Although I don't condone the slip-ups on a personal level, as in I don't do it at all nor do I feel the need to, but I do try to appreciate even the smallest positivity Ms. Silverstone has shown towards veganism.

Unknown said...

@Scara... I believe they use to be when they first came out. like ages ago, but the buns they came with were not vegan and you simply would need to get a vegan bun I forget which ones were vegan friendly.

Its been ages now though and they might have a new recipe. hell I believe the subway veggie max way back in the day may have been vegan too. *shrugs* I don't really eat fast food though, so I might not be the best resource.

I do think that most every vegan has made a blunder before, and has eaten something they "thought" was vegan and later found out it wasn't. I know I have, a handful of times. so I suspect having made a mistake, totally taints one and so one can not be vegan from the that day forth.

Least people know the word vegan, and its spreading awareness and making people research on it. whether she is vegan or not, saying "vegan" has to help if even a little bit.

M said...

Scara and phact0rri: I'm afraid that you're sort of missing the point. Yes, vegans slip up. Is it 100% possible to eat food that is 100% animal-free all of the time? Probably not. The point is, though, that as vegans, the onus is on us to actually consciously seek out animal-free options. Silverstone didn't ask before eating her non-vegan food item; she found out the next day. As a vegan celebrity on the set of a catered movie set, it should have been a no-brainer for her to have had some sort of animal-free food available. At the very, very least, she could have--out of personal conviction as a vegan--ensured that she would not have ended up in a situation where she may have been short of options re: what to eat. I do this everyday and I'm not a wealthy vegan celebrity. All that aside, though, my point was that regardless of her own screw up, Silverstone went on to promote the non-vegan BK Veggie Burger publicly as being better than other non-vegan options (i.e. meat-based hamburgers) for both 1) vegan wannabes who don't take the interests of animals seriously enough to actually go vegan, and 2) vegans who are "desperate".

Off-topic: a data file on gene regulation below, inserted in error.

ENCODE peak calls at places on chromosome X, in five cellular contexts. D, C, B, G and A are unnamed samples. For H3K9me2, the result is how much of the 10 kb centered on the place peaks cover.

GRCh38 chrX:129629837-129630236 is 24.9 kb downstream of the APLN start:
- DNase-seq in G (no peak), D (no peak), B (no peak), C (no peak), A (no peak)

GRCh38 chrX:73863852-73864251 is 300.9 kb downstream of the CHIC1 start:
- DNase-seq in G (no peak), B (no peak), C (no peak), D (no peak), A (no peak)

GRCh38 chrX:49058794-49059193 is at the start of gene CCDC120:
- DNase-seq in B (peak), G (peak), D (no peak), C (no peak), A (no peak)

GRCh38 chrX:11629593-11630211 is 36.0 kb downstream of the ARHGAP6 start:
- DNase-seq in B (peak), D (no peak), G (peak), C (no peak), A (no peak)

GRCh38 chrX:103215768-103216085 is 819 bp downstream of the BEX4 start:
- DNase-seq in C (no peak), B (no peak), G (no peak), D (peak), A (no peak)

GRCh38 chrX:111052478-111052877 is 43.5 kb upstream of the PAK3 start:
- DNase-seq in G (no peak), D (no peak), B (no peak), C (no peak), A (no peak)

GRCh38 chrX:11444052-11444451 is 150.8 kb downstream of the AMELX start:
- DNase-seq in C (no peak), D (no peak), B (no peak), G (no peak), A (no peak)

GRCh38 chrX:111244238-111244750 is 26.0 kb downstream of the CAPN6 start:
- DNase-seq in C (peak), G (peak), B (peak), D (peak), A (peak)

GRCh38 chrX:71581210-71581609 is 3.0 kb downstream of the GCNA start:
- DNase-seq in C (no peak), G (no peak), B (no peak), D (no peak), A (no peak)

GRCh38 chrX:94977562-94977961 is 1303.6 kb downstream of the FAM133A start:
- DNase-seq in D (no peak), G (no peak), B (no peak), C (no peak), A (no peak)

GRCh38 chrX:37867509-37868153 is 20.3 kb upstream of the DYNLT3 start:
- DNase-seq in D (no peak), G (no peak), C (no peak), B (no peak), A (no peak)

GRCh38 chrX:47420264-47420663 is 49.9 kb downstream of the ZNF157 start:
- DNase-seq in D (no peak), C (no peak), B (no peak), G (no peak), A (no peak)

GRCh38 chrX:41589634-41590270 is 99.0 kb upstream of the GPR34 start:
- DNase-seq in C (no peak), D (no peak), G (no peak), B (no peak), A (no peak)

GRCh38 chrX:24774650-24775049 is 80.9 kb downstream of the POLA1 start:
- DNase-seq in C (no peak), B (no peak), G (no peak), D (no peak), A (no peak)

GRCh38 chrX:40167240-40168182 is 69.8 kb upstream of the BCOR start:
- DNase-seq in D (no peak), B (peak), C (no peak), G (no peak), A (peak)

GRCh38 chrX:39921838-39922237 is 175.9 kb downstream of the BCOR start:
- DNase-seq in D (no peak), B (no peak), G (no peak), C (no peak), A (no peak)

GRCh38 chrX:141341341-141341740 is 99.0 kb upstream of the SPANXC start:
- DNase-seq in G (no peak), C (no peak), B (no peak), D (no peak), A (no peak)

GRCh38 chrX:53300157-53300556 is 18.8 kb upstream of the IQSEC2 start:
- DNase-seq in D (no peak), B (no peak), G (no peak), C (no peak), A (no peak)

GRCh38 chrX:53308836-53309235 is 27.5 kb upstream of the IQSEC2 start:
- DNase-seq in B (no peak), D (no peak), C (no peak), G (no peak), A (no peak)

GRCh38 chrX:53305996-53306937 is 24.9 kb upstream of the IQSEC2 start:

Scara wrote:

She may not be a true vegan but I think she has managed to grab a lot of attention about the lifestyle and to get people to be curious about it is good.